It’s generally well understood that in a number of jurisdictions an exclusive licensee can initiate infringement proceedings.   However, the recent case of Bristol-Myers Squibb Company (BMS) v Apotex Pty Ltd [2015] in Australia confirms the exact scope of an exclusive licensee. Given the recent law changes made to the New Zealand Patents Act, this case could have implications in New Zealand.

Otsuka Pharmaceuticals owned patents for the antipsychotic aripiprazole and licensed the rights to sell, advertise, market, promote and distribute aripiprazole in Australia to BMS, while reserving the right to manufacture the compound.  Apotex, a generic manufacturer, began to sell a generic version of aripiprazole in Australia.  As an exclusive licensee, BMS initiated infringement proceedings against Apotex.  Amongst other things, Apotex argued that BMS did not have standing because they were not the exclusive licensee according to the Australian Patents Act because BMS did not have full rights including the right to manufacture, and counterclaimed for revocation.

The Australian Patents Act 1990 provides a patentee with the exclusive rights, during the term of the patent, to exploit the invention and to authorise another person to exploit the invention. 

In order for a licensee to be an exclusive licensee they must have a licence granted by the patentee and conferring on the licensee or the licensee and persons authorised by the licensee, the right to exploit the patented invention throughout the patent area to the exclusion of the patentee and all other persons.  Exploit in relation to an invention is defined as meaning:

  1. Where the invention is a product - make, hire, sell or otherwise dispose of the product, offer to make, sell, hire or otherwise dispose of it, use or import it, or keep it for the purpose of doing any of those things; or
  2. Where the invention is a method or process - use the method or process or do any act mentioned in paragraph (i) in respect of the product resulting from such use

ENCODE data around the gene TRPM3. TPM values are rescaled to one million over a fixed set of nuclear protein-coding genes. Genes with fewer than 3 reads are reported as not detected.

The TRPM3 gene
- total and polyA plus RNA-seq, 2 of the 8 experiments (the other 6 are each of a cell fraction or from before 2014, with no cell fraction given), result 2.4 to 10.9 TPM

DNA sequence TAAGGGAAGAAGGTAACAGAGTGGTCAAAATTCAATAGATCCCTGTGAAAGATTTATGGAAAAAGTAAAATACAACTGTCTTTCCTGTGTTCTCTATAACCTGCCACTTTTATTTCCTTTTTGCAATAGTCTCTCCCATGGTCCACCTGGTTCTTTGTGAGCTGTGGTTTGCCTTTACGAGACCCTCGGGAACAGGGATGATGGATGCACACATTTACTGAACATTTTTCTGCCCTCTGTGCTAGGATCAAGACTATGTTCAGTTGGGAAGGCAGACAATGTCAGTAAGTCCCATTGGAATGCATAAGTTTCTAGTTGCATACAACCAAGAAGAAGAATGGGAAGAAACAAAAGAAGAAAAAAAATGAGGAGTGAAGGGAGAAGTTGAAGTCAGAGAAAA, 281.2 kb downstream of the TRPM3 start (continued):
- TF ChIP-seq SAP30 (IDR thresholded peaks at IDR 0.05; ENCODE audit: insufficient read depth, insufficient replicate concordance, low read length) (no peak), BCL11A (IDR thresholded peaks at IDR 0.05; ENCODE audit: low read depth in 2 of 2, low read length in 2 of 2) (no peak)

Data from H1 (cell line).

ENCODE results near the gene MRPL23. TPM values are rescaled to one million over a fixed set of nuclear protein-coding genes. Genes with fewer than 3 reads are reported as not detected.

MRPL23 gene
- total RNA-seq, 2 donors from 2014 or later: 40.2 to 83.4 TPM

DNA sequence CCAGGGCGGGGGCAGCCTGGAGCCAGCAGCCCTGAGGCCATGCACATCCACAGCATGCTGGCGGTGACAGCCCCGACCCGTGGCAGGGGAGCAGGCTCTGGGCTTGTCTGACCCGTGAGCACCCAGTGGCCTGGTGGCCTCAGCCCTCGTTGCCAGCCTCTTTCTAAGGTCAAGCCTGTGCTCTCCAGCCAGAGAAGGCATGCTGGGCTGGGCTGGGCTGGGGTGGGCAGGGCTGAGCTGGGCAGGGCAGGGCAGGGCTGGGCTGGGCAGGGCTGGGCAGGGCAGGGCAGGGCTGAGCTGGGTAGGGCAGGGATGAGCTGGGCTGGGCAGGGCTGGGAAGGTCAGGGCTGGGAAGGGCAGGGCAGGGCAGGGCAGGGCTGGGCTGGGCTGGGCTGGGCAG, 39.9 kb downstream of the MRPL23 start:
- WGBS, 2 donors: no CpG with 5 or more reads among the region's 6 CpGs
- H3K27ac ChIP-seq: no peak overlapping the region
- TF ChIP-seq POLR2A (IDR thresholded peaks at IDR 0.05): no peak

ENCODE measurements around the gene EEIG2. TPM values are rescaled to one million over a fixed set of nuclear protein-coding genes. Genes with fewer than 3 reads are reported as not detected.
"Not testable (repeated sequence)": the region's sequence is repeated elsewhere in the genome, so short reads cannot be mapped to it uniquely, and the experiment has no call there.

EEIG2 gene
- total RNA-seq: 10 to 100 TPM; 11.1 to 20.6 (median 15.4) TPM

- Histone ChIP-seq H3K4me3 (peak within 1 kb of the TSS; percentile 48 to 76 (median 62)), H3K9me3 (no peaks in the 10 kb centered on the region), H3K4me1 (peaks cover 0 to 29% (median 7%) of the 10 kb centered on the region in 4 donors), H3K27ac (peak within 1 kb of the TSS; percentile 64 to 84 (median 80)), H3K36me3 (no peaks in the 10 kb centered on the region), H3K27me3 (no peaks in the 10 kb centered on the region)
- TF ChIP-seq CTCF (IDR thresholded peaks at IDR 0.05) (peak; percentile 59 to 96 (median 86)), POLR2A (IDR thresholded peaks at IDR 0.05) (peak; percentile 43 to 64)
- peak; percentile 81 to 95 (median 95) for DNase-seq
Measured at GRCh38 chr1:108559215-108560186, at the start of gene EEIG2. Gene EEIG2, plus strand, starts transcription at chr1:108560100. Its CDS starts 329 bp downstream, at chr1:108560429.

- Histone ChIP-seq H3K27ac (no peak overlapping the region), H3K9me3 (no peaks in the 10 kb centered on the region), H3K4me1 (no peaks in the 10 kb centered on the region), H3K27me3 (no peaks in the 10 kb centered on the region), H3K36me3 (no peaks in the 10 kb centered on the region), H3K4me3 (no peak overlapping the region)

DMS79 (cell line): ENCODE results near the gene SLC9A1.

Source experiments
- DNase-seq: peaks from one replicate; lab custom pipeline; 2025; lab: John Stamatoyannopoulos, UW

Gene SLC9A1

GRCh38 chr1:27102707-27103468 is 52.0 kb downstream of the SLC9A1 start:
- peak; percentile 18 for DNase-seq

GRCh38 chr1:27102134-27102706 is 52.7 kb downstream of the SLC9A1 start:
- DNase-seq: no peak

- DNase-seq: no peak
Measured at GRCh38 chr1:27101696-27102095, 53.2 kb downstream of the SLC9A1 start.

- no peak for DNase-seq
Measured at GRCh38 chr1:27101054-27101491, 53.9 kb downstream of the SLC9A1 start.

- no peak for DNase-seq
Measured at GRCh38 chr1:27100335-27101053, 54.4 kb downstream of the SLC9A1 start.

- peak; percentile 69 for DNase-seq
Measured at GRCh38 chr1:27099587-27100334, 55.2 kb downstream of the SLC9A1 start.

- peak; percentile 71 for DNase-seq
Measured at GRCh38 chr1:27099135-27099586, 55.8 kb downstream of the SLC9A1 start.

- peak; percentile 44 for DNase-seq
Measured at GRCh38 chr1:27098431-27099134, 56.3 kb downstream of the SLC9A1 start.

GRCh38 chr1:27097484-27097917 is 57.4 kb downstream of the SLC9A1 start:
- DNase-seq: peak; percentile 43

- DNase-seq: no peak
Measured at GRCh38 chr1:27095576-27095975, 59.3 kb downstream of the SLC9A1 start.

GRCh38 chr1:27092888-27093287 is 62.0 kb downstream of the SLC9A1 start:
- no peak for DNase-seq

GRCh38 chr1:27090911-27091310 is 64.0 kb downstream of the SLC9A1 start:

Justice Yates considered the above meanings and focussed his analysis in the interpretation the terms .  Unfortunately for BMS, it was held that the Australian Patents Act only recognises two rights conferred by a patent: the right to exploit the invention and the right to authorise others to exploit the invention; and that the definitions did not create separate rights with respect to the activities that fell within the scope of the granted right. 

So, for a licence to be exclusive, all other persons, including the patentee, need to be excluded from exercising the right to exploit the patent. 

The licence granted to BMS excluded the right to manufacture aripiprazole, but included the right to sell.  Therefore BMS was not an exclusive licensee – despite the sub-right of exclusively selling - they did not have standing to sue for patent infringement. Otsuka joined BMS in the proceeding and they were ultimately successful in preventing Apotex in continuing to sell.   However, BMS had to bear their own costs.

BMS appealed the decision to the Full Federal Court. On appeal, BMS alleged that Justice Yates erred in holding that it was not an exclusive licensee and lacked standing to bring patent infringement proceedings. BMS referred to the use of the term 'or' in the definition of 'exploit' and submitted that, because it had an exclusive licence for some (but not all) of the activities it was still an exclusive licensee for those acts.

The Full Court agreed with Justice Yates’ reasoning in the earlier decision and stated that “the definition of the word “exploit” describes the content of a right and is not intended to create separate rights in relation to each of the identified activities”. So the decision stands that to be an exclusive licensee, you must have a licence to fully exploit all aspects of the invention.

So how does this compare with New Zealand (NZ)? 

Under the New Zealand Patents Act 2013, a patent gives the patentee exactly the same exclusive rights as the Australian Act does: the right to exploit the invention and to authorise another person to exploit the invention.  However, the definitions of exploit and exclusive licensee differ:

Click here to view the table.

The question arises whether the NZ act only provides the right to exploit or whether exploit can be subdivided into rights.  Arguably, the wording of the NZ Act could be interpreted to as providing sub rights of exploitation.  However, until a case arises in NZ, the exact scope of an exclusive licensee will remain uncertain. 

Given the similarity of wording between the two acts, and the NZ-Australia Trans-Tasman harmonisation, and Single Economic market policies, it may be prudent to follow the Australian approach to ensure that any licence agreement states whether or not the licensee is permitted to take legal action.